Uncertainty — the key to profitability?
Updated: Jan 9
During this time of business uncertainty, it can be helpful to look back at observations written during the previous economic crisis to see what we might learn.
A Harvard Business Review article, titled Embracing Uncertainty Rather than Whining About It discussed a timely point raised by economist Frank Knight in his classic book, Risk, Uncertainty, and Profit. Knight's thesis was that uncertainty presents ”the only sustainable source of profit in a competitive economy.” More — not less — uncertainty, he argued, leads to greater potential for generating profits.
Translating this concept into practice, however, represents one of today’s great business dilemmas. Why? For most companies, uncertainty causes disruption that produces precisely the opposite result. So most seek to avoid uncertainty because, as author Clayton Christensen stated in his book The Innovator's Dilemma, the methods most organizations use to create value are “intrinsically inimicable to change.”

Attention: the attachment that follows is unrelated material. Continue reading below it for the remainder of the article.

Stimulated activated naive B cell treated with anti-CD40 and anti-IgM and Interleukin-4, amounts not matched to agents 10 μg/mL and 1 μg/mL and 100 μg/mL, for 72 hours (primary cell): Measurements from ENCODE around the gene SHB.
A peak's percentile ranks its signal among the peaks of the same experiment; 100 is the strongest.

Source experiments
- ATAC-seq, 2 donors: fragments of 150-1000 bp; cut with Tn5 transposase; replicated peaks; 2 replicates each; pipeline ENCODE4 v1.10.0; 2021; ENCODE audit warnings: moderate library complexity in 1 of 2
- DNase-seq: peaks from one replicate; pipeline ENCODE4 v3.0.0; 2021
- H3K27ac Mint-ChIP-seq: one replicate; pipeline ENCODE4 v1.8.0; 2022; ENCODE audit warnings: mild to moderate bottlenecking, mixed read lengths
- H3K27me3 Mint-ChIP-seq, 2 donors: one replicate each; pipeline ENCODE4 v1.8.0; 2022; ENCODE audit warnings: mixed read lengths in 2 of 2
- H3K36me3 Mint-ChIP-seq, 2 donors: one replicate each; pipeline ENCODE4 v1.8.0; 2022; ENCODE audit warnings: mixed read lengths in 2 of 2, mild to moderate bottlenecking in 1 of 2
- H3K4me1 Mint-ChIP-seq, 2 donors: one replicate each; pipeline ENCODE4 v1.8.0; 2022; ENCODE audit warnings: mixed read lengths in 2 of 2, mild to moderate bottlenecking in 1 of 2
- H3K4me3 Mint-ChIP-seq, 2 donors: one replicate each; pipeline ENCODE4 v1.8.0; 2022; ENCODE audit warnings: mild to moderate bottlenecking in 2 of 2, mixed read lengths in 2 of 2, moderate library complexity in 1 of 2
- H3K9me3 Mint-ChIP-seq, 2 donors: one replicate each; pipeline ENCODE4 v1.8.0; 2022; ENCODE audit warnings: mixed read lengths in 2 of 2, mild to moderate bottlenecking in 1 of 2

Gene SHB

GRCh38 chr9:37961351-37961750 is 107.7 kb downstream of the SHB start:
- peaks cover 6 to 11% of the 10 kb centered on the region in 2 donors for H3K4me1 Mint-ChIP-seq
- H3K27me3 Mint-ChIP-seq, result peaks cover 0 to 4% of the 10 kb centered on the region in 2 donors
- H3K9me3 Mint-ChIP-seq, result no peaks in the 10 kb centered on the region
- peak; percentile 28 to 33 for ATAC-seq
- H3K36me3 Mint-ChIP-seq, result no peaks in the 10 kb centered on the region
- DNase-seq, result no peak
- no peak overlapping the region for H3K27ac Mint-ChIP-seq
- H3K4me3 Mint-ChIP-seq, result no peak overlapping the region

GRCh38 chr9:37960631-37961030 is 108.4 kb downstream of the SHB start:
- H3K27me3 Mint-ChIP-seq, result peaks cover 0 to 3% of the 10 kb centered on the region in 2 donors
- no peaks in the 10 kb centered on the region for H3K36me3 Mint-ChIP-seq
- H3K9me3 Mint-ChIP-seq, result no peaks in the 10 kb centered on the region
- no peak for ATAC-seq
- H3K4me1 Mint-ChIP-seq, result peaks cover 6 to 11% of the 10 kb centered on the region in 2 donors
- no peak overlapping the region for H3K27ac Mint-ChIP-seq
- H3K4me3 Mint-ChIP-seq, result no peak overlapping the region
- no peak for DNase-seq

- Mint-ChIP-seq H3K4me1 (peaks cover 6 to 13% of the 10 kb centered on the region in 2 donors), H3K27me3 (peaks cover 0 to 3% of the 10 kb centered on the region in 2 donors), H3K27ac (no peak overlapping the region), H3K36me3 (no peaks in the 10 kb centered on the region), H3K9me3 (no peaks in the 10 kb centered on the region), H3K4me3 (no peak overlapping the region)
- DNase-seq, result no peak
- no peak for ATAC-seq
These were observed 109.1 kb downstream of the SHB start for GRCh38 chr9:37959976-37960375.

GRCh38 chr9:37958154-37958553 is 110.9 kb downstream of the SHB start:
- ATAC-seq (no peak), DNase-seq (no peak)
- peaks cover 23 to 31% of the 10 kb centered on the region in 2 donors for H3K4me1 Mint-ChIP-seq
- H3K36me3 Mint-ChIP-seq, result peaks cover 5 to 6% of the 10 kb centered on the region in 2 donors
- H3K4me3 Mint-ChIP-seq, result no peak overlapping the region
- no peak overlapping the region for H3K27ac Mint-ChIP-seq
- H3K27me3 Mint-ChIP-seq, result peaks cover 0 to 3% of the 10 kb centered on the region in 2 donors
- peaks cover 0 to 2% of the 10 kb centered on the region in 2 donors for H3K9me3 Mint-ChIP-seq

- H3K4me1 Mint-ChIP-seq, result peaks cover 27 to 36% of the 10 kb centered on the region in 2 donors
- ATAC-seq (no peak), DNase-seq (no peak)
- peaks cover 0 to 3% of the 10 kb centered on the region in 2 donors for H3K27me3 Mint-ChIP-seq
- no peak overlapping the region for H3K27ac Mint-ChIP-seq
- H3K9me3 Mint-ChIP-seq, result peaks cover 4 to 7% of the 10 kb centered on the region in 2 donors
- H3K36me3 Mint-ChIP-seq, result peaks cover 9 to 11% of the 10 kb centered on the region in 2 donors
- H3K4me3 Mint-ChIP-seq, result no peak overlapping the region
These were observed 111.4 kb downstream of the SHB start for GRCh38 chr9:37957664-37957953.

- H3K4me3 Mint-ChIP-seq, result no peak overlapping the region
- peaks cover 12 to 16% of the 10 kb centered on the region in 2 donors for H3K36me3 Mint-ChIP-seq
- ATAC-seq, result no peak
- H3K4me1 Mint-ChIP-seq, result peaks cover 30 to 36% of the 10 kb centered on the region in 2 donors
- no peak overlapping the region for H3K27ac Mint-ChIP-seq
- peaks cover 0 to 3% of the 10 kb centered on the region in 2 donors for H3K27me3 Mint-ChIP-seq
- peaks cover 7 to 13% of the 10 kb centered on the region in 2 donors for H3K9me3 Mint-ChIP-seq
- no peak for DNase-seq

But some companies have demonstrated over and over again their ability to thrive in uncertainty. Believe it or not, they do so by using many of the tools and practices that have been recognized as "lean"— but implemented with a fundamentally different twist. Rather than taking aim at reducing "wastes" for improving efficiencies during stable conditions, they set their sights on creating dynamic stability. By dampening the effects of uncertainty on their operations, they prevent wastes and their costs from accumulating in the first place.
In crisis after crisis these firms continue to operate just as they had done before. It is not hard to see how this would give them an edge to advance while competitors are hunkering down waiting for stability to return. In doing so, these companies seem to demonstrate precisely the point that Frank Knight made so many decades ago.
Those beginning their lean journeys should ask themselves a simple question. Are their efforts structured in a way that will make the business progressively better at responding to constant change — the new reality for businesses and institutions of all types?